h1 {
text-shadow: #999 1px 1px 0px;
}

The four value are:

  1. Color of the shadow. Accepeted values are hex, rgb, rgba. I’ll discuss RGBA in the next article.
  2. X-Coordinate of the shadow relative to the text. A positive value will push it down, a negative value will pull it up.
  3. Y-Coordinate of the shadow relative to the text. A positive value will push it right, a negative value will pull it left.
  4. Blur of the shadow. The higher the value, the more blury the shadow. Don’t make it too high as it can make the text difficult to read. 0px or 1px is usually perfect!

Check out an example here. It should work in Firefox, Opera, Safari, WebKit, Chrome, you get it!

Box-Shadow

This property is very similar to text-shadow. It takes the same values, the only difference is that for now, you need to define it with browser specific prefix. The CSS declaration should be as follow:

#content {
  box-shadow: #000 2px 2px 15px;
  -moz-box-shadow: #000 2px 2px 15px;
  -webkit-box-shadow: #000 2px 2px 15px;
}

You see “-moz” and “-webkit”, those are the browser specific prefixes I was talking about. According to Michael Ventnor, the prefixes are not needed with text-shadow because they were part of CSS2.0 and got dropped in CSS2.1. Box-shadow needs the prefixes because it is part of CSS3.

Once CSS3 support will be final in the browsers the prefixes should be dropped. That’s also why I include a “box-shadow” without any prefix, for future support, this way you ensure your style will still be visible properly once the browsers drop the prefix.

Check out an example here. It should work in Firefox, Safari, WebKit, Chrome, you get it!

Bottom line

You can start using those properties right now, but make sure your design doesn’t rely on them as the properties are not widely supported yet. A browser that doesn’t support them won’t display any shadow, so it degrades gracefully.

It can be nice to start using this right now as it can make your life significantly easier, not having to play with PNGs to have shadows is a big plus and you can save some kilobytes on page sizes.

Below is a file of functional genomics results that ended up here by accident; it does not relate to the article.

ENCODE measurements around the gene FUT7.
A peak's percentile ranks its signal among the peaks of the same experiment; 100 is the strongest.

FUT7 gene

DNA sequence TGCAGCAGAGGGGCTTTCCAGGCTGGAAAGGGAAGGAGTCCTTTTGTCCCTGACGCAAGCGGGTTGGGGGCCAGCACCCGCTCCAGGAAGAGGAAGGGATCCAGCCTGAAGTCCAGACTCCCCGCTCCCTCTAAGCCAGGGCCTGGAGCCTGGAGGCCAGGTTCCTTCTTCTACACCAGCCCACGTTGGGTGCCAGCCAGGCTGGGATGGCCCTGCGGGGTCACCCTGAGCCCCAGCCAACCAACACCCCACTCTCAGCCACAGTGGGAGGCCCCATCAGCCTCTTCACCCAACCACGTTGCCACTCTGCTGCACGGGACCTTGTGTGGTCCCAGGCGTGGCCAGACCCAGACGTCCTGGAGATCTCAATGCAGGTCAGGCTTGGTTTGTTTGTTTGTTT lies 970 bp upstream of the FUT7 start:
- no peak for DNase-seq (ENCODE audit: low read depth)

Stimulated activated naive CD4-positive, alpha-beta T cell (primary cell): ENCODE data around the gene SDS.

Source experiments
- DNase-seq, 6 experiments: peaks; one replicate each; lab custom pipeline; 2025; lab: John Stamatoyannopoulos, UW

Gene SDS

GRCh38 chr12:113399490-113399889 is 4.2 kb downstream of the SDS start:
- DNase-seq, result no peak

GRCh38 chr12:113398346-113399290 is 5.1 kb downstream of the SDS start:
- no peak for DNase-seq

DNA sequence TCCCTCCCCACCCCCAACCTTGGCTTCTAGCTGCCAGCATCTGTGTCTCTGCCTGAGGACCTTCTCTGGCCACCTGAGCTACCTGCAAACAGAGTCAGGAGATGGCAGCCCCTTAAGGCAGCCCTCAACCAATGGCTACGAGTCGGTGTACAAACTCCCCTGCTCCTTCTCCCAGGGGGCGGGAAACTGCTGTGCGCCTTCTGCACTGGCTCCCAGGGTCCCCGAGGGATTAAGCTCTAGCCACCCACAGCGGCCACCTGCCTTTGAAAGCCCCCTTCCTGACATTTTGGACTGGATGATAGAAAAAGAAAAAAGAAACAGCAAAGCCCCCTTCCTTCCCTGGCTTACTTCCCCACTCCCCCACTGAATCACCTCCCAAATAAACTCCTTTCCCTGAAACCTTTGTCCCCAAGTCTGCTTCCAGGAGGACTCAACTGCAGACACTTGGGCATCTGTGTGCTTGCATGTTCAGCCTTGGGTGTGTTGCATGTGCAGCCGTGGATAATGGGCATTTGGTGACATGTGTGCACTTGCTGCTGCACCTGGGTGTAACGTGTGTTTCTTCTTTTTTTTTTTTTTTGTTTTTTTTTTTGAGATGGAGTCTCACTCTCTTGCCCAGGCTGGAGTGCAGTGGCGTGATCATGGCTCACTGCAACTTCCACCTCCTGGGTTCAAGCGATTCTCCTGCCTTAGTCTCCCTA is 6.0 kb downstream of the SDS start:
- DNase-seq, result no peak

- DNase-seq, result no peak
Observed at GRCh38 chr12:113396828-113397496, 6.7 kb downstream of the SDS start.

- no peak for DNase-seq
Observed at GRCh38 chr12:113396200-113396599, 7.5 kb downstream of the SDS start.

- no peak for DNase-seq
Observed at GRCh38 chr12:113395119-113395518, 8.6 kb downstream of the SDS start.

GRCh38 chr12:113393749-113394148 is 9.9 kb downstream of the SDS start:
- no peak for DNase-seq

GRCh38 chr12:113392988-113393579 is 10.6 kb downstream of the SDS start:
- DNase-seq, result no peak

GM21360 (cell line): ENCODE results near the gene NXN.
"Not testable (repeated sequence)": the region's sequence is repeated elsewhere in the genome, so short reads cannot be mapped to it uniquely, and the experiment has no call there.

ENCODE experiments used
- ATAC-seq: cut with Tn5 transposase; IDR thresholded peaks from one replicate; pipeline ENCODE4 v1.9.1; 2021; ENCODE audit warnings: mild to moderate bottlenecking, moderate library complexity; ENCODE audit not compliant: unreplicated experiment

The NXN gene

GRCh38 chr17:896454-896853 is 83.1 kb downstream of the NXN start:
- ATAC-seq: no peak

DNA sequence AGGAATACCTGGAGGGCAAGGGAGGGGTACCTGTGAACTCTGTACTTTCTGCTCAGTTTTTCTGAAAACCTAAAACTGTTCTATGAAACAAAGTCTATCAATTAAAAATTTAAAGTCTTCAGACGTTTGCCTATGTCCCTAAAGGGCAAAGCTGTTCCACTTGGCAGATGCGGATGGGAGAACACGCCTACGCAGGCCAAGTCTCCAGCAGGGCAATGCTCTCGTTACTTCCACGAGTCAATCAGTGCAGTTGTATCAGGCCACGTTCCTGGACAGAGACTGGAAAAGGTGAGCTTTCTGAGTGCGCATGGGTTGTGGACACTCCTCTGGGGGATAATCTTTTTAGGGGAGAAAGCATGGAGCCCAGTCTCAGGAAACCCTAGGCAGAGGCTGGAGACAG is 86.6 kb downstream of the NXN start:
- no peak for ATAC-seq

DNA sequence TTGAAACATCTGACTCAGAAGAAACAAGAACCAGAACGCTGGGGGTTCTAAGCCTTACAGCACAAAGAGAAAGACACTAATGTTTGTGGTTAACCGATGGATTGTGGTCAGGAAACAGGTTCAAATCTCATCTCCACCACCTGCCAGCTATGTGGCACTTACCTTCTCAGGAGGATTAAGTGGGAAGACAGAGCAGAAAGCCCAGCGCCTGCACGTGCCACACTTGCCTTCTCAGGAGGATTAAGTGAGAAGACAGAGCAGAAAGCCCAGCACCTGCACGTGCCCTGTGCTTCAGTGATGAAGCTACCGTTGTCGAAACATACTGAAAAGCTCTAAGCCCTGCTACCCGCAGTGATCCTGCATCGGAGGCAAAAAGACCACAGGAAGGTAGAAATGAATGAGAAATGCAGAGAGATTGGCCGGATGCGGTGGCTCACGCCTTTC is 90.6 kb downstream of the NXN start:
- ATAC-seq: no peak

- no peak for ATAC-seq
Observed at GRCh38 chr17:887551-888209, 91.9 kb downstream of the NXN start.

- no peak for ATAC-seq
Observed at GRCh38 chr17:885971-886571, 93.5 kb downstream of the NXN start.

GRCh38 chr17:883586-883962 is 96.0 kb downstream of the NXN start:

Just be careful if you start using this on clients website, I personally wouldn’t recommend it as clients often expect websites to be the same across all browsers. If your clients are open enough to let you play with this, then you’re in luck!

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pointer-events, a property I wish we had now. http://www.no-margin-for-errors.com/blog/2009/12/01/pointer-events-a-property-i-wish-we-had-now/ http://www.no-margin-for-errors.com/blog/2009/12/01/pointer-events-a-property-i-wish-we-had-now/#comments Tue, 01 Dec 2009 22:10:31 +0000 http://www.no-margin-for-errors.com/?p=234

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Mozilla announced it’d support pointer-events in Firefox 3.6. While the specification has apparently been part of SVG for a while, I never really heard of it before today.

The pointer-events CSS property basically specifies if the mouse event should be sent to the current element, or the element underneath it. Might not look very useful at first, but it makes a whole lot of sense when you’re working with “complicated” designs.


Real world example

Lets say you have that fairly simple design, a content area and a sidebar. The content area has a drop shadow that goes over the sidebar area. Something that look like the following.

design_drop_shadow

The problem with the design is that in order to display the shadow over the sidebar, you have to bring it’s z-index up and since it goes a bit over the sidebar, there’s a small part of the content area that goes over the link and blocks the click. See below outlines in yellow.